I HAD THE great blessing of offering the opening prayer at his funeral. Here is what I prayed:

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The First Multimedia Blowup Moment

Photo courtesy Odyssey Networks

Photo courtesy Odyssey Networks

Can you imagine sitting in a public space and all of a sudden everyone around you starts to speak in a different language? And yet somehow you still understand them? Can you imagine the cacophony of sounds this event would cause? Can you envision the power it would take to make this astonishing moment happen?

Is it a miracle? Possession? Paranormal activity? It likely would freak you out.

This moment actually happens more often than we think. A glimpse of this cacophony of sounds can be found in our everyday lives. We hear loud voices coming through network and cable news shows, on Twitter and Facebook, and through other social media outlets. We hear rising decibels of chatter around social justice issues — from the right and from the left — about issues as diverse as abortion, same-sex marriage, income inequality, biblical obedience, or defining traditional values. We hear the noise. At times, it is almost deafening. The voices seem to fly past each other so fast that neither side seems to be listening to the other at all.

But then there are moments when we all come together to speak for one common purpose.

Sacrament as Subversion

The power of the sacraments is in the faith of the individual and the grace of God. Magdalena Kucova/Shutterstock.com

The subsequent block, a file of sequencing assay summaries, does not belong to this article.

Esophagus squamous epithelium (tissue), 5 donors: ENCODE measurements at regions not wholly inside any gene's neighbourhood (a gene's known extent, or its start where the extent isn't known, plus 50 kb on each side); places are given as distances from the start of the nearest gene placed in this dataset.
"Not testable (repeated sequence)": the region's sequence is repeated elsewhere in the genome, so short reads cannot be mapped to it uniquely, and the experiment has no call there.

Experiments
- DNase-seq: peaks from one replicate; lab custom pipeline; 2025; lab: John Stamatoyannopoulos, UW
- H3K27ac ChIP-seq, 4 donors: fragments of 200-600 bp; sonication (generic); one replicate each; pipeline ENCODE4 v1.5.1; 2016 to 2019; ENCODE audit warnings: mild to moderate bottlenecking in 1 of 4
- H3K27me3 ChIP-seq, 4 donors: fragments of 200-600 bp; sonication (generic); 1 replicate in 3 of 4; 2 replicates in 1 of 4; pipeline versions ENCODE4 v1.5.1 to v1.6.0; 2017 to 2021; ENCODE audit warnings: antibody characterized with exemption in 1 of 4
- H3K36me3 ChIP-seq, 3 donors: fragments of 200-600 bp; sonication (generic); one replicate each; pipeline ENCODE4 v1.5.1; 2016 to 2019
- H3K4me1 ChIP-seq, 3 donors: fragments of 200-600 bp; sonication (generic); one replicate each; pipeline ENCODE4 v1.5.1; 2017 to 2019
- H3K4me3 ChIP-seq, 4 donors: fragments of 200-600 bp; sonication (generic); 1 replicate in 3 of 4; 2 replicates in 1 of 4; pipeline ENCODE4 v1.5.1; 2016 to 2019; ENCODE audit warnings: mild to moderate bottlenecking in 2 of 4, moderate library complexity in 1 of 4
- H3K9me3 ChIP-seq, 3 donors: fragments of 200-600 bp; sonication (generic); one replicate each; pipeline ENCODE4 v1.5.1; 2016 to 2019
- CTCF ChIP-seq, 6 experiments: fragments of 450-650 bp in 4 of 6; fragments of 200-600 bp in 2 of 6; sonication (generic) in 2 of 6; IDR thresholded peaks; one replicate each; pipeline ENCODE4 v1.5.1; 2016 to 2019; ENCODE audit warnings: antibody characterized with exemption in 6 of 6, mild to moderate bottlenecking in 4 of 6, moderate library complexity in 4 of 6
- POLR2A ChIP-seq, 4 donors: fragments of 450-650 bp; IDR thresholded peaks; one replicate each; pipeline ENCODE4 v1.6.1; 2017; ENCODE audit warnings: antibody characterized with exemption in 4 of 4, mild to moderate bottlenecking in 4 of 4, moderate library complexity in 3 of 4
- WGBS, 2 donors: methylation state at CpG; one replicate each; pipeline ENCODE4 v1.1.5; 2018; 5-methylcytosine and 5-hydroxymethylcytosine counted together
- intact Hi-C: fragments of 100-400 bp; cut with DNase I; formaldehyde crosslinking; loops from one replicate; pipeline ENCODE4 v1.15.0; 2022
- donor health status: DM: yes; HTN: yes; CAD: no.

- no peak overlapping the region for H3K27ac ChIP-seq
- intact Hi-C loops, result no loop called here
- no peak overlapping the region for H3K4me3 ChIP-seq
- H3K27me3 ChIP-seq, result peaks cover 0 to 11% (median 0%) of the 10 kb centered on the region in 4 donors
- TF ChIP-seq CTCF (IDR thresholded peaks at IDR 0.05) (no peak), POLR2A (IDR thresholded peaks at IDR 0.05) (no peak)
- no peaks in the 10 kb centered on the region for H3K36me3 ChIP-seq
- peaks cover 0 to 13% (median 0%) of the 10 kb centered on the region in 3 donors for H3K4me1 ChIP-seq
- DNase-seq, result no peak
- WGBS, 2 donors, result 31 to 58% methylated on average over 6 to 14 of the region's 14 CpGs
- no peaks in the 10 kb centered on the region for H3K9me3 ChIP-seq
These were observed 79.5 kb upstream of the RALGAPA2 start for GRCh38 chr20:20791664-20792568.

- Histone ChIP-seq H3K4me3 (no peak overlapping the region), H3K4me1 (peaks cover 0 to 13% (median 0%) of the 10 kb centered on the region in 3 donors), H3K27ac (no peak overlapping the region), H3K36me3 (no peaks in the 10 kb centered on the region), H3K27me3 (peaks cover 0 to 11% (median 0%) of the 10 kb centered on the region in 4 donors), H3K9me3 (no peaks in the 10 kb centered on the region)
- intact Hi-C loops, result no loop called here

Anyone who thinks much on theology will tell you that you go through patterns of thought. For a long time, I was intrigued — and still am in many ways — by the notion of Jesus as a “third way” prophet, offering something different than both church and secular culture most of the time. As I learned of different interpretations of the crucifixion, I became obsessed with nonviolent activism, and the idea of responding to force or bloodshed with something else entirely.

Now, my latest mental track is sacrament. I am interested in what makes something a sacrament, yes, but also in the power connected to sacraments and what human beings do with that power.

I am part of the Christian Church (Disciples of Christ), a denomination that has Alexander Campbell as part of its roots. Campell was notorious for supposedly causing a stir in his local church around the sacrament of communion. At that time, the Church handed out tokens to those it deemed worthy to participate in communion. No token? No communion. So this one particular day, Campbell entered the church with his token in hand, but when they offered the elements to him, he refused, tossing the token on the ground and walking out. He went on to help start the Disciples based, in large part, on the concept of the open communion table.